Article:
Vancouver is an outdoors city. That means activity (running, hiking, biking, going to the beach). It’s this kind of city, and these kinds of activities, that produce people who have pets. A lot of pets.
Metro Vancouver is brimming with everything from your average corner store pet shop or vet, to some sort of artisanal dog food shop producing treats that smell better than your own human food.
That’s how much we care about our pets.
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In keeping with that spirit, we need to think about the city’s animals when we celebrate holidays, because we are loud – for them, frighteningly loud.
The worst offender is by far fireworks (a close second is ringing doorbells), and while recent bans on the sales and use of these explosives will inevitably cut down on this Halloween’s booms and bangs, it won’t quiet them completely, and your pet won’t know the difference anyway. So how can you help that?
Here is what the BC SPCA has advised on how to make your animals are safe:
Keep pets inside
Pets who are inside have fewer opportunities to confront trick-or-treaters. Some pets do well left in a separate room with the radio or television on to mask the sound of fireworks and trick-or-treaters.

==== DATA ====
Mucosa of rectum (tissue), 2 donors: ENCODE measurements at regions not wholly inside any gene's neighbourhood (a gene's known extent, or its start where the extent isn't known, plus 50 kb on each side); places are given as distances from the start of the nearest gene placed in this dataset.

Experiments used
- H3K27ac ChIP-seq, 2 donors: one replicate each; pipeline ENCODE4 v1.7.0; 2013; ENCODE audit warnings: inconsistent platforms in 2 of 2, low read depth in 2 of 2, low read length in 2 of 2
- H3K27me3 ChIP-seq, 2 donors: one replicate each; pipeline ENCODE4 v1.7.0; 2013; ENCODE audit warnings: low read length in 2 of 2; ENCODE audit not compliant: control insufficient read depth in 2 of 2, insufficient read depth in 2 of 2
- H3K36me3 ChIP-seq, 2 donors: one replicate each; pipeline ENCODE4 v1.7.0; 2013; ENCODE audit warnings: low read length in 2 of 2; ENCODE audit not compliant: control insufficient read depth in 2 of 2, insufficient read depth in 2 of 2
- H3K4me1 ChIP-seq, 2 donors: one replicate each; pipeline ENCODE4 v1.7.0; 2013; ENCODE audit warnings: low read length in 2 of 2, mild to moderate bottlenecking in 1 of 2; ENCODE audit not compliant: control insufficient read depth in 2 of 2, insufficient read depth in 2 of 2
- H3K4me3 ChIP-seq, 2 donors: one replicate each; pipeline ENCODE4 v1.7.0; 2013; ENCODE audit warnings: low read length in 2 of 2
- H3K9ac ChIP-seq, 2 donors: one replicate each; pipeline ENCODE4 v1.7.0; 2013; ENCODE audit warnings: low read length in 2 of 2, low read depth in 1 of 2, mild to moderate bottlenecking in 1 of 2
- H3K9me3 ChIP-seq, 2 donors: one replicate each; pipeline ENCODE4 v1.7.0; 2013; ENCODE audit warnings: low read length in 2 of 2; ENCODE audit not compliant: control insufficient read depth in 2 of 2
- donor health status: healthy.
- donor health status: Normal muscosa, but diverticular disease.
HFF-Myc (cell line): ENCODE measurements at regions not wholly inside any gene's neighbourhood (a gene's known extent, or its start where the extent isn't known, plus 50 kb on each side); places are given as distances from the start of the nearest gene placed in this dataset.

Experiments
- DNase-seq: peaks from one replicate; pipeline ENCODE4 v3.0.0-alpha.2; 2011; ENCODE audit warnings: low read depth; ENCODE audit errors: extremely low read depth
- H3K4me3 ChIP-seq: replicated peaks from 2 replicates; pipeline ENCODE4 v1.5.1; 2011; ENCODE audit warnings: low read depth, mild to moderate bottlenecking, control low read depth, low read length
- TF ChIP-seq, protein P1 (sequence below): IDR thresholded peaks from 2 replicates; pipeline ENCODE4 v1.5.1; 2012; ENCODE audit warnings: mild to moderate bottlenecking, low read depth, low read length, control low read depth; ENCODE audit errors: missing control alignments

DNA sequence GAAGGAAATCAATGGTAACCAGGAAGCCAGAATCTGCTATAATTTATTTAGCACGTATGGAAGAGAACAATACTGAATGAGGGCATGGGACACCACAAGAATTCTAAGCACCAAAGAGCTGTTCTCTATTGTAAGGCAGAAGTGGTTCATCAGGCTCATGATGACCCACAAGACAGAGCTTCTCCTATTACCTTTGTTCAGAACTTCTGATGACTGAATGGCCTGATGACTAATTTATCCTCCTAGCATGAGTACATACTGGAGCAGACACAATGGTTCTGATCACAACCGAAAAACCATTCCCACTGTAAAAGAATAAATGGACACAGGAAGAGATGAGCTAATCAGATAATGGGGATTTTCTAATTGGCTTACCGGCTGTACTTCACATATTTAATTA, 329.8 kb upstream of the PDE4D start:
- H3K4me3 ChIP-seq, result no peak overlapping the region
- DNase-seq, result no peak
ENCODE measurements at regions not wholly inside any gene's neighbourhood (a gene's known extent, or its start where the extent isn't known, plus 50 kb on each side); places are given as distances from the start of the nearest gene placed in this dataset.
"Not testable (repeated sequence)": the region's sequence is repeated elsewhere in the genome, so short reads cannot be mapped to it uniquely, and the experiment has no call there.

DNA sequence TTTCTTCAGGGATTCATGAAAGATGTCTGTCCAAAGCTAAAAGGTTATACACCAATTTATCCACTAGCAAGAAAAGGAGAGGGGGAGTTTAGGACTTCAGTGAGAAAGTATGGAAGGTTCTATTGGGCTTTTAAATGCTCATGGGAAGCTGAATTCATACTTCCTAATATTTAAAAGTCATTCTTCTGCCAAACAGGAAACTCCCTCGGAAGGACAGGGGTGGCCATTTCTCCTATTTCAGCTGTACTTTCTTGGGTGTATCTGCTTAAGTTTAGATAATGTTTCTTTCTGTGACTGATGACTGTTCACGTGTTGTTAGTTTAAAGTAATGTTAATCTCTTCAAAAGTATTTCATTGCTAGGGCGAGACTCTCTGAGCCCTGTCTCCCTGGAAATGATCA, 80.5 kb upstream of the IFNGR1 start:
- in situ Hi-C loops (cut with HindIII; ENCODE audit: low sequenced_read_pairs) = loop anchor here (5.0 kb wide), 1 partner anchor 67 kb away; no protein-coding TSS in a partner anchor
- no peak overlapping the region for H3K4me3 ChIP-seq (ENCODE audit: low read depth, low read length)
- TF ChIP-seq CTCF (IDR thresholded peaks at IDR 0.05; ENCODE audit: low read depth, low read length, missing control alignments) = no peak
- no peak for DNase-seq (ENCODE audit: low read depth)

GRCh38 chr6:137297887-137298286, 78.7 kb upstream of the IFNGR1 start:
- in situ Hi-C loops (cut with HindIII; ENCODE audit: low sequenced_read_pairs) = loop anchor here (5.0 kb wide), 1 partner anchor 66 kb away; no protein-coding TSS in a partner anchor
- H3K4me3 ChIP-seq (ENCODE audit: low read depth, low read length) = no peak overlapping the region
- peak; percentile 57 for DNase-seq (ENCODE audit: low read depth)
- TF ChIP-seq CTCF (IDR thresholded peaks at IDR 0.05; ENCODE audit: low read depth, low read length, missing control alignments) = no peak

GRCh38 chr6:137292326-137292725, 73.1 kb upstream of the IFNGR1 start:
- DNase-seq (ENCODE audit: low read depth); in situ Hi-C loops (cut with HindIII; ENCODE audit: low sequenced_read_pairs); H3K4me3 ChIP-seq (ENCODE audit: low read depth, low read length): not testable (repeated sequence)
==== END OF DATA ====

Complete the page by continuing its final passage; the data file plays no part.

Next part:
Be sure to leave plenty of toys in the room for your pet so that he doesn’t think he’s being isolated as a punishment.
If your pet finds the doorbell disturbing, consider disconnecting the doorbell for the night.
Alternatively, you can leave a bowl of treats near the door outside where trick-or-treaters can help themselves. That way, they won’t knock or ring the doorbell – at least not until the bowl is emptied.
Make sure your pet is wearing identification. Dogs and cats may try to run away if they feel threatened. Clear, current identification is your best chance to have them returned to you.
Candy is for people
Candy can lead to health problems such as diabetes or obesity, and chocolate is especially dangerous because it contains theobromine, which is toxic to dogs and cats. Keep treats well away from your pets.
Leave home without them
If you think it would be fun to bring your pet trick-or-treating, your pet may not share your view. The strange sights and sounds of Halloween can cause a normally friendly dog to bite if it feels scared or threatened.
Don’t costume your pet
Dressing your dog in a costume inhibits their ability to communicate, making them prone to display aggression or be subjected to aggressive behaviour from other dogs.